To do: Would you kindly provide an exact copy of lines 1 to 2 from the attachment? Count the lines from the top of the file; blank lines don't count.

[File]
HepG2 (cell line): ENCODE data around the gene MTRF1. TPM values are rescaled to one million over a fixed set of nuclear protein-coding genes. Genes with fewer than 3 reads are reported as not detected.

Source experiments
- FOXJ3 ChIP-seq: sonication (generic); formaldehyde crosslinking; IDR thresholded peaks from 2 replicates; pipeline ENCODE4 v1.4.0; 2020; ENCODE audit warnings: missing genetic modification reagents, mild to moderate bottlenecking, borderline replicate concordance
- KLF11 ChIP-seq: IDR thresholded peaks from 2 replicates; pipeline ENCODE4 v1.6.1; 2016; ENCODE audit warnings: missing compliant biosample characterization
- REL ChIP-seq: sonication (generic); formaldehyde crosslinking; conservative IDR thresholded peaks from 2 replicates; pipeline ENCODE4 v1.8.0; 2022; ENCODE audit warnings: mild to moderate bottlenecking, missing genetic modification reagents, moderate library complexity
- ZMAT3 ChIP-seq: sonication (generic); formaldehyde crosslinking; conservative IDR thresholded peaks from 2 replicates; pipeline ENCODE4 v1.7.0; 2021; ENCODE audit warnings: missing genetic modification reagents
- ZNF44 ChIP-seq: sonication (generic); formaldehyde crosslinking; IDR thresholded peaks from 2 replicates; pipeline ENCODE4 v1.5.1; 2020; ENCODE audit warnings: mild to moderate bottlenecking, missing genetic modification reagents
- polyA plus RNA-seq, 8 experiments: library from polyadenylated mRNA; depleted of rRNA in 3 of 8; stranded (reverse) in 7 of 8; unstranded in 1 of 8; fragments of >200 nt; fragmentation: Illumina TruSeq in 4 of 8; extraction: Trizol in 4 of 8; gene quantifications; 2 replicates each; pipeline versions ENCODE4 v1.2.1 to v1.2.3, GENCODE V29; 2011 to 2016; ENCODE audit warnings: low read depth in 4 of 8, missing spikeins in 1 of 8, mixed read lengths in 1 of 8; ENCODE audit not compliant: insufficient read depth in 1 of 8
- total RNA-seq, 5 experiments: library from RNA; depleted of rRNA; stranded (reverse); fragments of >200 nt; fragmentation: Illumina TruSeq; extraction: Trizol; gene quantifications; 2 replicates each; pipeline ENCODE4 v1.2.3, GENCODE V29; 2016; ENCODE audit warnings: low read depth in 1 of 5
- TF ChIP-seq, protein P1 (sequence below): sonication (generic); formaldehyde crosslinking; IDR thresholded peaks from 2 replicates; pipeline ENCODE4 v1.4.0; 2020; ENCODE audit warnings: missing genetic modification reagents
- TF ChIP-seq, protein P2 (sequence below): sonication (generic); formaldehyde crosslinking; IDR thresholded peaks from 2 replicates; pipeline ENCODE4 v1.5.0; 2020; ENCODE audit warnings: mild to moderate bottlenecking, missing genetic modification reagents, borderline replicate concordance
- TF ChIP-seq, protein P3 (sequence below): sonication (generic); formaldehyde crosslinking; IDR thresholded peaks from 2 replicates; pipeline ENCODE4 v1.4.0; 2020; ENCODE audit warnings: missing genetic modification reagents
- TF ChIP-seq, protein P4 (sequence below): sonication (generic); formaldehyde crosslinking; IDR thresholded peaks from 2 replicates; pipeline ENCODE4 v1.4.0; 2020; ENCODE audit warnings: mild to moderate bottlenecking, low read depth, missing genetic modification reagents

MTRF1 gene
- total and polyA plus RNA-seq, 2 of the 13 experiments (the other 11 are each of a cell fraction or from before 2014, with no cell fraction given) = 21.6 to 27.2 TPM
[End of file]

HepG2 (cell line): ENCODE data around the gene MTRF1. TPM values are rescaled to one million over a fixed set of nuclear protein-coding genes. Genes with fewer than 3 reads are reported as not detected.

Source experiments